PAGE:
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The Laboratory for Research on the Structure of Matter was awarded a six-year grant that is tied as one of the largest in the center’s history.

Photo: Michael Chien / The Daily Pennsylvanian

For 50 years, researchers at Penn’s Laboratory for Research on the Structure of Matter have been trying to figure out what “stuff” is really made of.

The center, home to interdisciplinary scientific research, was awarded a six-year, $21.7 million grant from the National Science Foundation this month. The grant is tied as one of the largest in the center’s history.

The grant will help fund four interdisciplinary research teams in addition to community and educational outreach programs for the center, which will celebrate its 50th anniversary this fall.

The LRSM hosts one of 30 branches of NSF’s Materials Research Science and Engineering Center, which serves as its research core.

Penn’s MRSEC received the largest grant of all the other centers that applied, according to Arjun Yodh, director of the LRSM and a Physics and Astronomy professor.

“It makes us the most successful,” he said.

The four groups, each led by two faculty members, aim to find answers to topics such as the effects of curvature and elasticity in soft materials and the effects of pressure on disordered solids like metallic glass and sand.

The four groups feature multiple collaborations between faculty of the School of Arts and Sciences and the School of Engineering and Applied Science.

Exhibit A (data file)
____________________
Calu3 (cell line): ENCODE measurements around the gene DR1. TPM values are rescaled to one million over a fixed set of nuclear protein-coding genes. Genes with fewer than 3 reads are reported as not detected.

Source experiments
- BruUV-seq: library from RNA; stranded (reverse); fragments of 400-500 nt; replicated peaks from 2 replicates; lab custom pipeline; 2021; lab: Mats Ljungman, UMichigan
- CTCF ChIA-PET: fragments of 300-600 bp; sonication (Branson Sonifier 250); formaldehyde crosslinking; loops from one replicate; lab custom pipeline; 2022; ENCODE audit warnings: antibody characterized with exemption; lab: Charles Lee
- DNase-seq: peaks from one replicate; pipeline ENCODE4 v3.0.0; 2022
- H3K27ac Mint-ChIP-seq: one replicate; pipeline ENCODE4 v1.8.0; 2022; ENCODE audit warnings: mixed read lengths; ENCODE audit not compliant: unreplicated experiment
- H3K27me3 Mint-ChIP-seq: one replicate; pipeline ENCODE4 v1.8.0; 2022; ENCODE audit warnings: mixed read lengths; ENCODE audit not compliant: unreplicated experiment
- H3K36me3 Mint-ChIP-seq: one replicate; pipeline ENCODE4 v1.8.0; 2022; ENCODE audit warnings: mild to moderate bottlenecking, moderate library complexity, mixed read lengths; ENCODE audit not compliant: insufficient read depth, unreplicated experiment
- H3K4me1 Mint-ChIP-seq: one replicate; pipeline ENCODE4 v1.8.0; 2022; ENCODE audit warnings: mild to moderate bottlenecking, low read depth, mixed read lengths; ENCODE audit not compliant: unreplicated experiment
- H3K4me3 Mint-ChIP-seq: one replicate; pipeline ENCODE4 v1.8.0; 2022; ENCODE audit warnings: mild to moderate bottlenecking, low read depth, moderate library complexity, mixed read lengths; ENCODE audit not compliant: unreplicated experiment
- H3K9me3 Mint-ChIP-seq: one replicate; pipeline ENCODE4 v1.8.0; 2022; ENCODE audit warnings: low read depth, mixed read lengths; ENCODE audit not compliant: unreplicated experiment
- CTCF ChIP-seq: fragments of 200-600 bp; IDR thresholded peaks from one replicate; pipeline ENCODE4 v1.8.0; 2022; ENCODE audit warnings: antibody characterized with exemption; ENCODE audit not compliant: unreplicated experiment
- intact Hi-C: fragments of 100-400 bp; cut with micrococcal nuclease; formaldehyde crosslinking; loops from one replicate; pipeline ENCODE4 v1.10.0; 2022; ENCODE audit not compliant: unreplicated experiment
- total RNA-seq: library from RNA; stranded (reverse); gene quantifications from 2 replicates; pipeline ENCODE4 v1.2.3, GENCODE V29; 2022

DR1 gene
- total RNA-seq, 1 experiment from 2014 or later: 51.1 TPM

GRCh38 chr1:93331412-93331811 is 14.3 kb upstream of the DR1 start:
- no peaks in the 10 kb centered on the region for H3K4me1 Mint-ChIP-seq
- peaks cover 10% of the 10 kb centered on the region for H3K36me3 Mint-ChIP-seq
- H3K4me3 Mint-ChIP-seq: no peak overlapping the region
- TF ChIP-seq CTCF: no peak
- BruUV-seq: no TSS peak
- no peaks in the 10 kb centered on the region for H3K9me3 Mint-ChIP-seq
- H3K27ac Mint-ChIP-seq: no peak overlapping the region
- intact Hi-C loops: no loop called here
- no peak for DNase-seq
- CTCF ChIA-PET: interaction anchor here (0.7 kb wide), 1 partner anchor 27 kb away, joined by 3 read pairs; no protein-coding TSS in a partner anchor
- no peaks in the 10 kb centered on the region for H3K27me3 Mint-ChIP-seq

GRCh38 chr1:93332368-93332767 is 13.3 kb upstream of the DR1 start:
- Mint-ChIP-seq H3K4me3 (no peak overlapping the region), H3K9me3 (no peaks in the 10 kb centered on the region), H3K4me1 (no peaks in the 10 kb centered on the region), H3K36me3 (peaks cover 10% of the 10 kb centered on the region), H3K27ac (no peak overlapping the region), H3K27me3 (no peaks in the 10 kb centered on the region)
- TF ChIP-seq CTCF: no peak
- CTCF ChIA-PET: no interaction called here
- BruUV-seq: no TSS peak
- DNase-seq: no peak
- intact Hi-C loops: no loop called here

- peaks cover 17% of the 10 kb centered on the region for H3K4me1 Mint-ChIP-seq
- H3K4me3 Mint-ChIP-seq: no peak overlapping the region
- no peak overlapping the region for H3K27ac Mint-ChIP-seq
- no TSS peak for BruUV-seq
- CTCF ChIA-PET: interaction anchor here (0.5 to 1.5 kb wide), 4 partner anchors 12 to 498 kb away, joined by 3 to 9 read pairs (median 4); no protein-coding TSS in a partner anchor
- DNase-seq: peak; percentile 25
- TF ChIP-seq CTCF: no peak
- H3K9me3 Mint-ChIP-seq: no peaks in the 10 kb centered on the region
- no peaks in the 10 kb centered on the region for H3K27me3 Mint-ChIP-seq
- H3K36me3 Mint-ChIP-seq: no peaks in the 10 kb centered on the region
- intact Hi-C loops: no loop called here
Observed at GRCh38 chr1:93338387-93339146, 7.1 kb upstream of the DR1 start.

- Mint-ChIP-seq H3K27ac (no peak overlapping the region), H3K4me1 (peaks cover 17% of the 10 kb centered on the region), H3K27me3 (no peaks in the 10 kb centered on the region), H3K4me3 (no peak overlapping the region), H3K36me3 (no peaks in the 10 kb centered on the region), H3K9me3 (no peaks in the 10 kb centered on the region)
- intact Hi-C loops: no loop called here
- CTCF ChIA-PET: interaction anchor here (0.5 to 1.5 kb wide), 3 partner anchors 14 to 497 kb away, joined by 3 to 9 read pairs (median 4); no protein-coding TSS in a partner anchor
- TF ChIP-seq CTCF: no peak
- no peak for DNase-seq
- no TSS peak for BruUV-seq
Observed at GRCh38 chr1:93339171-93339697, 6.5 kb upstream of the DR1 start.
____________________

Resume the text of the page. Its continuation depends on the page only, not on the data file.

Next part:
“The NSF is specifically looking for people to get together from different disciplines to work together on really hard problems that couldn’t be done by a single group,” said Physics and Astronomy professor Andrea Liu, who will lead a research team along with Mechanical Engineering and Applied Mechanics professor Rob Carpick.

Undergraduates will also benefit from the grant since the 40 professors in MRSEC regularly recruit assistants.

College junior Anshuman Pal conducted research with Liu this summer, where he was impressed at the productivity of the center. “There are many, many interesting projects going on. You either get results, or you don’t, and [the LRSM] is getting a lot,” he said.

“We have a really strong faculty who are very committed. It’s in the blood of the place, and it’s been going on for 50 years,” Yodh added.

The LRSM also offers programs such as science fairs and classes for local high schools and middle schools. The center has paired with local public schools, Drexel University, industries and other colleges.

Liu has given presentations and demonstrations at local high schools and aired on television shows broadcasted to public schools.

“The idea of education in this context is different. It’s education with research as an integral part,” Yodh said.

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